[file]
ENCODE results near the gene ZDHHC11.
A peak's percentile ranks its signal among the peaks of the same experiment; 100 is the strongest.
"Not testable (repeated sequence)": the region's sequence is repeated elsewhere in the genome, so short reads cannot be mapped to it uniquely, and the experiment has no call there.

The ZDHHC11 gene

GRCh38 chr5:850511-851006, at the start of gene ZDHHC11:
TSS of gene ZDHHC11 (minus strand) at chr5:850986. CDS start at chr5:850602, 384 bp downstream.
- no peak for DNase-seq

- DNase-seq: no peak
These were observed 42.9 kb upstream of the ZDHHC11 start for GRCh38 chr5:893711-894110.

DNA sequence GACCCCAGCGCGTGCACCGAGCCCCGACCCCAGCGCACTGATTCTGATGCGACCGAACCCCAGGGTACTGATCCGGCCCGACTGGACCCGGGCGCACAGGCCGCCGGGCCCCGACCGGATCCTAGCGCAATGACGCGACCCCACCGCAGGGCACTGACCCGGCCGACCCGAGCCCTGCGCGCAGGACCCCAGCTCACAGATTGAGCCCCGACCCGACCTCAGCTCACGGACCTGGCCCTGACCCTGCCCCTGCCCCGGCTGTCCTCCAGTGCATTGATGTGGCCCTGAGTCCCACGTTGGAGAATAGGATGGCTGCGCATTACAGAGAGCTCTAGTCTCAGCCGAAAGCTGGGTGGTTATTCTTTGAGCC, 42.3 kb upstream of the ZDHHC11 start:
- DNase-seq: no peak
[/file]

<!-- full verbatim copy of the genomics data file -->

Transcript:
ENCODE results near the gene ZDHHC11.
A peak's percentile ranks its signal among the peaks of the same experiment; 100 is the strongest.
"Not testable (repeated sequence)": the region's sequence is repeated elsewhere in the genome, so short reads cannot be mapped to it uniquely, and the experiment has no call there.

The ZDHHC11 gene

GRCh38 chr5:850511-851006, at the start of gene ZDHHC11:
TSS of gene ZDHHC11 (minus strand) at chr5:850986. CDS start at chr5:850602, 384 bp downstream.
- no peak for DNase-seq

- DNase-seq: no peak
These were observed 42.9 kb upstream of the ZDHHC11 start for GRCh38 chr5:893711-894110.

DNA sequence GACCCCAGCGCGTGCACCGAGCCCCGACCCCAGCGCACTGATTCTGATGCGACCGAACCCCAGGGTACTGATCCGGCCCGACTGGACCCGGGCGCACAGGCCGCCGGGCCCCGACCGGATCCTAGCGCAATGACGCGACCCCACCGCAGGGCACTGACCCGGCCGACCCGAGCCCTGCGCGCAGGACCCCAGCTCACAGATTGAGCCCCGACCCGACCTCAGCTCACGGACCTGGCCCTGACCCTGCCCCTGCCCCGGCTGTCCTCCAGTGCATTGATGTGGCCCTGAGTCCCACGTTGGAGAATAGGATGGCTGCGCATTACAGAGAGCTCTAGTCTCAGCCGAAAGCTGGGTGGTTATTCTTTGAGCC, 42.3 kb upstream of the ZDHHC11 start:
- DNase-seq: no peak